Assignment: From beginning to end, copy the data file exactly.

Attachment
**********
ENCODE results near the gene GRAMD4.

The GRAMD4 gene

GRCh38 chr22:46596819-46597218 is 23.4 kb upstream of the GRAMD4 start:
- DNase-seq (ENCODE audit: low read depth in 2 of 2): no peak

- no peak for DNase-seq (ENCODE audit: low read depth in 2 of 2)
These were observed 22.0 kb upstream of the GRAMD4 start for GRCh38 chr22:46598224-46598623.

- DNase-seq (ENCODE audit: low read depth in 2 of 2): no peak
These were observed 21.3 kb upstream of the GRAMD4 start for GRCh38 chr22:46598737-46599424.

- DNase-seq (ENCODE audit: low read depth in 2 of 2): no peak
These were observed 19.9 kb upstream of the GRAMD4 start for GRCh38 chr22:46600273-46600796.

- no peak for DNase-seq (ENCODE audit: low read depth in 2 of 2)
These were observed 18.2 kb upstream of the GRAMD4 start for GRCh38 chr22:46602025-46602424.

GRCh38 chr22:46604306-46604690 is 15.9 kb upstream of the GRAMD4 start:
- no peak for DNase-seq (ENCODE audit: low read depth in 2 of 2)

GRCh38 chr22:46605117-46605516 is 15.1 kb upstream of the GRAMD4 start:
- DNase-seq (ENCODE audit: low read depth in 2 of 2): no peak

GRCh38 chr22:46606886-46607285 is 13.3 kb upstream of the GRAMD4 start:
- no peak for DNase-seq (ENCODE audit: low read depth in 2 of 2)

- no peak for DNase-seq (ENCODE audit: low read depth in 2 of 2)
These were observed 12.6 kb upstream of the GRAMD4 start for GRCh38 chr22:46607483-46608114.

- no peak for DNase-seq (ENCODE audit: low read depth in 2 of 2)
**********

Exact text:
ENCODE results near the gene GRAMD4.

The GRAMD4 gene

GRCh38 chr22:46596819-46597218 is 23.4 kb upstream of the GRAMD4 start:
- DNase-seq (ENCODE audit: low read depth in 2 of 2): no peak

- no peak for DNase-seq (ENCODE audit: low read depth in 2 of 2)
These were observed 22.0 kb upstream of the GRAMD4 start for GRCh38 chr22:46598224-46598623.

- DNase-seq (ENCODE audit: low read depth in 2 of 2): no peak
These were observed 21.3 kb upstream of the GRAMD4 start for GRCh38 chr22:46598737-46599424.

- DNase-seq (ENCODE audit: low read depth in 2 of 2): no peak
These were observed 19.9 kb upstream of the GRAMD4 start for GRCh38 chr22:46600273-46600796.

- no peak for DNase-seq (ENCODE audit: low read depth in 2 of 2)
These were observed 18.2 kb upstream of the GRAMD4 start for GRCh38 chr22:46602025-46602424.

GRCh38 chr22:46604306-46604690 is 15.9 kb upstream of the GRAMD4 start:
- no peak for DNase-seq (ENCODE audit: low read depth in 2 of 2)

GRCh38 chr22:46605117-46605516 is 15.1 kb upstream of the GRAMD4 start:
- DNase-seq (ENCODE audit: low read depth in 2 of 2): no peak

GRCh38 chr22:46606886-46607285 is 13.3 kb upstream of the GRAMD4 start:
- no peak for DNase-seq (ENCODE audit: low read depth in 2 of 2)

- no peak for DNase-seq (ENCODE audit: low read depth in 2 of 2)
These were observed 12.6 kb upstream of the GRAMD4 start for GRCh38 chr22:46607483-46608114.

- no peak for DNase-seq (ENCODE audit: low read depth in 2 of 2)